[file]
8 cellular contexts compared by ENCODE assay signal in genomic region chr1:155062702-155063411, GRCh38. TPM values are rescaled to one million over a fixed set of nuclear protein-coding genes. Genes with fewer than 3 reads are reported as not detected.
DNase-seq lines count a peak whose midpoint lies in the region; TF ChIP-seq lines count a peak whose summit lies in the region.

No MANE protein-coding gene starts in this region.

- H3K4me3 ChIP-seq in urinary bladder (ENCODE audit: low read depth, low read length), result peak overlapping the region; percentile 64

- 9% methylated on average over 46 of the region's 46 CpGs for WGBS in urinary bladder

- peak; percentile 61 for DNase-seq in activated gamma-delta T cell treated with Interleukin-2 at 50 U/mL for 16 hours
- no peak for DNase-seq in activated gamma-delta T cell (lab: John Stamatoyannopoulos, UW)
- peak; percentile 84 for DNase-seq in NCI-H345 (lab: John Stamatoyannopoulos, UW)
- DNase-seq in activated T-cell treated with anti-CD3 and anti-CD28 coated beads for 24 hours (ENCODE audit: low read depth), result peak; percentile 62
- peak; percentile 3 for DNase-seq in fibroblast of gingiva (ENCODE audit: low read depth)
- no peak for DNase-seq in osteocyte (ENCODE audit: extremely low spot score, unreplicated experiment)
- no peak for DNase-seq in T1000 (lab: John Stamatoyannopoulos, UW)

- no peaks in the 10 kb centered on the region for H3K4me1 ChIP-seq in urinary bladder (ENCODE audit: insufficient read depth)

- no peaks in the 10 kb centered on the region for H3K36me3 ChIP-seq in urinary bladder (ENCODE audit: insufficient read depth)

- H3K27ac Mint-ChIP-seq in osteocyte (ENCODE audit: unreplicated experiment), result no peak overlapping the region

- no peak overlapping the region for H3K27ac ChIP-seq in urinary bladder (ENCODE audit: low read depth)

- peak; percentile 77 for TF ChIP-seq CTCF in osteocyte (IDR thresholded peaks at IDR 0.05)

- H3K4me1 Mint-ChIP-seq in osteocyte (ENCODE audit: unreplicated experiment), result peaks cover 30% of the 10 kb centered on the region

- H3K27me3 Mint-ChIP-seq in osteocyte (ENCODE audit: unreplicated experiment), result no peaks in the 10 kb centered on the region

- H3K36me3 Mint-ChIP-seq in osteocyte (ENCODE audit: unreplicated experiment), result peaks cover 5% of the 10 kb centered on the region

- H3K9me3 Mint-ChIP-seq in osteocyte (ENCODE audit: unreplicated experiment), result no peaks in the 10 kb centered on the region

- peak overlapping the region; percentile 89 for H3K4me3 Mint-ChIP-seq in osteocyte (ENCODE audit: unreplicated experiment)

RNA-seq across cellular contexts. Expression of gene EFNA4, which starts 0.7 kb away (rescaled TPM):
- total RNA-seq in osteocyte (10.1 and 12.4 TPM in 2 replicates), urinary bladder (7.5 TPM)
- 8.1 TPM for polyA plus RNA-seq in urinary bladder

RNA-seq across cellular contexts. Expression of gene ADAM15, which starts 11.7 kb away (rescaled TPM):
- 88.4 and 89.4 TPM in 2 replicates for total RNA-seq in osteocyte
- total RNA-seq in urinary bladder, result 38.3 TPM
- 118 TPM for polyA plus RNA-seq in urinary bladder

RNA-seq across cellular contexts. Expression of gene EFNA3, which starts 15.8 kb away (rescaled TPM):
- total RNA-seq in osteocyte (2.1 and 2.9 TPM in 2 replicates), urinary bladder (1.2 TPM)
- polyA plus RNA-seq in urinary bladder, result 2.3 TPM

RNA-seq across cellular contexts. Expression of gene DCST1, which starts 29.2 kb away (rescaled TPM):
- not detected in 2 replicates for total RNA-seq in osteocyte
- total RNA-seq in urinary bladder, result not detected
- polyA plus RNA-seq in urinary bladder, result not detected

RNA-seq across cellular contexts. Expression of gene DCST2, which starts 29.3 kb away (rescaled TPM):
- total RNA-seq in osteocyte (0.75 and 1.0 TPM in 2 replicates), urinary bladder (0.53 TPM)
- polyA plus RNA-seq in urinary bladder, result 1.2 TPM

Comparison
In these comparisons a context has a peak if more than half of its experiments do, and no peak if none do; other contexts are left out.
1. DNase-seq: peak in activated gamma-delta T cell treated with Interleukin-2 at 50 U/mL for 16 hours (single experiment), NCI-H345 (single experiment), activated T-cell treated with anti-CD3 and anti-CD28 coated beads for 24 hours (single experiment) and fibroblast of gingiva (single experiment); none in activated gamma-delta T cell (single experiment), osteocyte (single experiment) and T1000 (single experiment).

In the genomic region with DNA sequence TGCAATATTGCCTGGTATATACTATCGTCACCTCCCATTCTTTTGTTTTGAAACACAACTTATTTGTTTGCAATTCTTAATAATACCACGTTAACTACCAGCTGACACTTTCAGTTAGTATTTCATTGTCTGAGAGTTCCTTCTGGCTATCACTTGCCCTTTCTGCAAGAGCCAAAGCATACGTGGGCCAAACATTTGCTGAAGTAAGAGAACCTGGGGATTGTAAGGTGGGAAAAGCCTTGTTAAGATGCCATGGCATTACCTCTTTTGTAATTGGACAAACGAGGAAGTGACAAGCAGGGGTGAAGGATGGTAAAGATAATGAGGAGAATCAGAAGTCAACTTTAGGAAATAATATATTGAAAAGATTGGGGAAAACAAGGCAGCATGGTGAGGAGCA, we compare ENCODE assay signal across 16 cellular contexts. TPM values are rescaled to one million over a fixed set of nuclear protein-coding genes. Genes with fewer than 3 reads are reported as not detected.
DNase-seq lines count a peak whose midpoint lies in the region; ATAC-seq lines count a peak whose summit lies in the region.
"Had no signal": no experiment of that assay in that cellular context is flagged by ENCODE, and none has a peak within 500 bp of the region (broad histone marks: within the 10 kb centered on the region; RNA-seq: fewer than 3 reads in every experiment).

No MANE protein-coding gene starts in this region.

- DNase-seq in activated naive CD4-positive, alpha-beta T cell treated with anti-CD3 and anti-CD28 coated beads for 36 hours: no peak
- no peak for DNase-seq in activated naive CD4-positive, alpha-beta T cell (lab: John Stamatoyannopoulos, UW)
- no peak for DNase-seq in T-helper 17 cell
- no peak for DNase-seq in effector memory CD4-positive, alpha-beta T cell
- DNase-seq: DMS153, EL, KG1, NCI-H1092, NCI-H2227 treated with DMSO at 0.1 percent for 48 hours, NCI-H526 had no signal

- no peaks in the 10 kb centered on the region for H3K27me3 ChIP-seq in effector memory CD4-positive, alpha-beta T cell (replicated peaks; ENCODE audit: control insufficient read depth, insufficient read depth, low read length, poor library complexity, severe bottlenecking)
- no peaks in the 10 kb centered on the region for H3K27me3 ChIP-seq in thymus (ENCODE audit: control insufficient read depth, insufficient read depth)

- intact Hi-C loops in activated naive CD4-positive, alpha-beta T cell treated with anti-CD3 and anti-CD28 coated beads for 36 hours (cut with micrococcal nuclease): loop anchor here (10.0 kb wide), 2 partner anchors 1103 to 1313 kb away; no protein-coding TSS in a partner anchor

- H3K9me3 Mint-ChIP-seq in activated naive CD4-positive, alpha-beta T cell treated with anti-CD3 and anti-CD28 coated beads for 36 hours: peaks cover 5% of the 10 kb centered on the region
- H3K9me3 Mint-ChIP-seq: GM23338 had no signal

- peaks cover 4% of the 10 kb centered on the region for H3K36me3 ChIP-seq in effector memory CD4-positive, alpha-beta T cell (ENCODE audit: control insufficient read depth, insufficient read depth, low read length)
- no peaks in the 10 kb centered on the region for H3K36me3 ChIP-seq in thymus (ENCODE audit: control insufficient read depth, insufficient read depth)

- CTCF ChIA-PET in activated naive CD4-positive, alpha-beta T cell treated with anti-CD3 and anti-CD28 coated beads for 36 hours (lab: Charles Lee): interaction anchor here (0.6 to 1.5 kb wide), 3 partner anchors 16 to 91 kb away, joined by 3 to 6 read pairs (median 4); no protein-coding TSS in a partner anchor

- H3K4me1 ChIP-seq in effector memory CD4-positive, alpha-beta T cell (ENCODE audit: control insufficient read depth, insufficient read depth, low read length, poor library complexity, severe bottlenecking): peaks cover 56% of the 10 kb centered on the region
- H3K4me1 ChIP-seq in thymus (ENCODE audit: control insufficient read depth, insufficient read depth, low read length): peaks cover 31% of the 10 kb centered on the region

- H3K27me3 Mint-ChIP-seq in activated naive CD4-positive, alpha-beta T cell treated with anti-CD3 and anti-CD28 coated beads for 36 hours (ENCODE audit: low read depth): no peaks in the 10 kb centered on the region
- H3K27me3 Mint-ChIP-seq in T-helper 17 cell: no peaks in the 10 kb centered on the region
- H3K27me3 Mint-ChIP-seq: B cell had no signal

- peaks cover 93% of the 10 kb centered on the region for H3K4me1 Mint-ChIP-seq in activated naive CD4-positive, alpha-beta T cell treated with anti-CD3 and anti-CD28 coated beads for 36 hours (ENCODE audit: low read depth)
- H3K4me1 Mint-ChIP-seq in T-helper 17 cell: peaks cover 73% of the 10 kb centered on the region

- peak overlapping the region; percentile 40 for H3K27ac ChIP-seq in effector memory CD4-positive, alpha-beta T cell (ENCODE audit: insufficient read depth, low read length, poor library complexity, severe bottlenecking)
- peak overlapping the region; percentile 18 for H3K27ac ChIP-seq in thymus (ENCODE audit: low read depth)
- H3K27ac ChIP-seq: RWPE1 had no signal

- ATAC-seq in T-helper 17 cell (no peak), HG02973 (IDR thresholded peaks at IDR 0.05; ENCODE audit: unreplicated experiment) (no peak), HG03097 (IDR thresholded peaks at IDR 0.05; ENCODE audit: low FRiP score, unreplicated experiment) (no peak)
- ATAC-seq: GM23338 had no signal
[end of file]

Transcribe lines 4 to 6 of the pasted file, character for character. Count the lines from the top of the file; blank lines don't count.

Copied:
- H3K4me3 ChIP-seq in urinary bladder (ENCODE audit: low read depth, low read length), result peak overlapping the region; percentile 64

- 9% methylated on average over 46 of the region's 46 CpGs for WGBS in urinary bladder

- peak; percentile 61 for DNase-seq in activated gamma-delta T cell treated with Interleukin-2 at 50 U/mL for 16 hours